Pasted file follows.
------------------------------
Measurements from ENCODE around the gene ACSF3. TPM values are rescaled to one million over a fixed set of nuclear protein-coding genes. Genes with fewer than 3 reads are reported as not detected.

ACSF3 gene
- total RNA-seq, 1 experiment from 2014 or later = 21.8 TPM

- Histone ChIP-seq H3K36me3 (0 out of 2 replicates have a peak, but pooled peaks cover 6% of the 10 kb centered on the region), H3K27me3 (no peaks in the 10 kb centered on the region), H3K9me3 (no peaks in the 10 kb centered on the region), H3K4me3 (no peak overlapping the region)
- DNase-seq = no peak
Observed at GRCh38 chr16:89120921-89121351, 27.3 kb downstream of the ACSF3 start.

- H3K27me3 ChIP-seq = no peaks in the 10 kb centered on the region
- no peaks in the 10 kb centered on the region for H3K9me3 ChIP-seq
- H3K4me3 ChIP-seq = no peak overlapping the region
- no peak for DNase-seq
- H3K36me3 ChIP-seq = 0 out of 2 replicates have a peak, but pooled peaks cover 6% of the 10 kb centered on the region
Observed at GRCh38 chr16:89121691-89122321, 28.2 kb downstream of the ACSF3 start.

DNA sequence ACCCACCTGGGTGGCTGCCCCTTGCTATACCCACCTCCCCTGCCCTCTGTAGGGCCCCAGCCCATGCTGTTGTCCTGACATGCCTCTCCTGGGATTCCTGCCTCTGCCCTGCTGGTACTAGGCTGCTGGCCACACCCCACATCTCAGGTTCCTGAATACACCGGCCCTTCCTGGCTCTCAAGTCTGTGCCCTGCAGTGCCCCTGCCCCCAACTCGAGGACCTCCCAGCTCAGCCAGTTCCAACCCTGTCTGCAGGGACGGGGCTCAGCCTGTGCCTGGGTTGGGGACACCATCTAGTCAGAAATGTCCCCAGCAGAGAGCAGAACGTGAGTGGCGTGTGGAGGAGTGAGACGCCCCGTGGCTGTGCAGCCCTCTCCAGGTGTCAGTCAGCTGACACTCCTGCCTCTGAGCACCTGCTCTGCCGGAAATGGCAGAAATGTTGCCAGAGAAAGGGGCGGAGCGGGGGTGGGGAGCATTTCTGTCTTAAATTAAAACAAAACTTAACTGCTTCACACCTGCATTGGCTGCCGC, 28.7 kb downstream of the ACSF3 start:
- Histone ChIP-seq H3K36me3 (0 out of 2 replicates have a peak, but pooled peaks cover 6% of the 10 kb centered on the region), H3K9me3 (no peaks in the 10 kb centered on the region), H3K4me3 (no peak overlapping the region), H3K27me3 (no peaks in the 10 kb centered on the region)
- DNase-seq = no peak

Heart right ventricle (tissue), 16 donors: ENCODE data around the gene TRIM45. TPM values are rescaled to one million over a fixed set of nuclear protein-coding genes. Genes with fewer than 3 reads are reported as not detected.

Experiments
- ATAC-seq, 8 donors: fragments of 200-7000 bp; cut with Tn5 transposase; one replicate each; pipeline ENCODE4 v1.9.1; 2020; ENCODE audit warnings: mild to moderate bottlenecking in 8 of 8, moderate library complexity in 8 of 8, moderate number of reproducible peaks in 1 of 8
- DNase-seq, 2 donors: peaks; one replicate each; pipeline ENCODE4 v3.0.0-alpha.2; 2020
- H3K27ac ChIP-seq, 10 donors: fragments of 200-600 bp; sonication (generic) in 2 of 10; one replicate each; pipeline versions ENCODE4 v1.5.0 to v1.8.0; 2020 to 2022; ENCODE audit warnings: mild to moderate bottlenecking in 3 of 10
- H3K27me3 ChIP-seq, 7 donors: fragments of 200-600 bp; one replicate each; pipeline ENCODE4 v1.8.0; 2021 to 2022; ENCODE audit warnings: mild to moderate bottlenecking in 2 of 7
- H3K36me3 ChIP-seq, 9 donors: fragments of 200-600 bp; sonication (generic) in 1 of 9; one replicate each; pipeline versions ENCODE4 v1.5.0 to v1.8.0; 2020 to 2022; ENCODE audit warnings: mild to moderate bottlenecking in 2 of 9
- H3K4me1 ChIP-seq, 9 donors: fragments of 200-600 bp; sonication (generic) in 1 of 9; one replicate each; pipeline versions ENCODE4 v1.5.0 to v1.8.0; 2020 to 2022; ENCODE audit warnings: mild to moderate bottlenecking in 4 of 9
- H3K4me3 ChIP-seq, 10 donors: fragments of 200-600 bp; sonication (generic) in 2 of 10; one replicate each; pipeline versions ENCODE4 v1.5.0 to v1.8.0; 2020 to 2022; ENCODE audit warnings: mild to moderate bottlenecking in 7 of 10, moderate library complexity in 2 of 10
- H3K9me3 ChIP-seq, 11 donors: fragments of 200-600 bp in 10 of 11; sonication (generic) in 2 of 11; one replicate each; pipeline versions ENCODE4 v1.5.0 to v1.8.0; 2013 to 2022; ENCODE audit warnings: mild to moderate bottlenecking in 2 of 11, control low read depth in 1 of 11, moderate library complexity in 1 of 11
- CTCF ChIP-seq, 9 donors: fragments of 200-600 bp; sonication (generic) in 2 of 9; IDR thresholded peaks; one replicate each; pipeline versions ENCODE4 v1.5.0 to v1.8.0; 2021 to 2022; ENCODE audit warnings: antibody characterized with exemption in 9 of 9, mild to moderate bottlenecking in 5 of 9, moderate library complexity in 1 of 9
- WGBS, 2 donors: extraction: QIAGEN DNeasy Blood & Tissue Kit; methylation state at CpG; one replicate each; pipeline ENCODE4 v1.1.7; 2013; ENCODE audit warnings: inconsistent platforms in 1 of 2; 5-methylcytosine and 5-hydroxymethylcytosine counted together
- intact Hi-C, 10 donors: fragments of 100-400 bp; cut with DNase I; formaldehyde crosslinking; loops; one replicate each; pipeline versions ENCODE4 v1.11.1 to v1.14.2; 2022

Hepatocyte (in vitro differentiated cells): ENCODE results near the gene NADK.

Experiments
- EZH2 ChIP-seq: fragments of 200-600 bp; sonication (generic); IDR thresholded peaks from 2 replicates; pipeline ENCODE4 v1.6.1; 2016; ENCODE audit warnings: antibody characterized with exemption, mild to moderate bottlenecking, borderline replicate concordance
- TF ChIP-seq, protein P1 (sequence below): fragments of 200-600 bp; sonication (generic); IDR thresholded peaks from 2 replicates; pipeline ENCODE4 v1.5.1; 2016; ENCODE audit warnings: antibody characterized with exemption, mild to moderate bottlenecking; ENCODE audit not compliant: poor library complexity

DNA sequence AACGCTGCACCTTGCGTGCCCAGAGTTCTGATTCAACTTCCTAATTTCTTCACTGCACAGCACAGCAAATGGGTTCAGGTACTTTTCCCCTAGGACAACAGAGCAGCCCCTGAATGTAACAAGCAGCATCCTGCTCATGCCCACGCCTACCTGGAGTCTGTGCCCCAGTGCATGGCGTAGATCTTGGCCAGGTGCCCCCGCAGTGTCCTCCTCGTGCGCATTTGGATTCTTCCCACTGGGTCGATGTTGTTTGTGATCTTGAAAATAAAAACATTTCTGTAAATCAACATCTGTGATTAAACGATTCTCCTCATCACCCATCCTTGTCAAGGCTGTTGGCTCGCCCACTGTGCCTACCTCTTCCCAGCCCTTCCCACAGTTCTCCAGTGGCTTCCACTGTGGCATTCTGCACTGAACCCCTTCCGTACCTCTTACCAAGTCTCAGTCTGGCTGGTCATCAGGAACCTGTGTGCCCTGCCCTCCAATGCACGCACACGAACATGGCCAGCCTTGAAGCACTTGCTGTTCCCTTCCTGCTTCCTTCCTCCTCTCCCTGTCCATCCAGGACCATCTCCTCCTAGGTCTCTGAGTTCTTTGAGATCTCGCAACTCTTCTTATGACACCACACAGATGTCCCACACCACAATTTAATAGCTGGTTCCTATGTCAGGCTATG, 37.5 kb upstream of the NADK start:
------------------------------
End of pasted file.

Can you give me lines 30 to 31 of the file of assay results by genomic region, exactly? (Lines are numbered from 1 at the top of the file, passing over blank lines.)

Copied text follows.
Experiments
- EZH2 ChIP-seq: fragments of 200-600 bp; sonication (generic); IDR thresholded peaks from 2 replicates; pipeline ENCODE4 v1.6.1; 2016; ENCODE audit warnings: antibody characterized with exemption, mild to moderate bottlenecking, borderline replicate concordance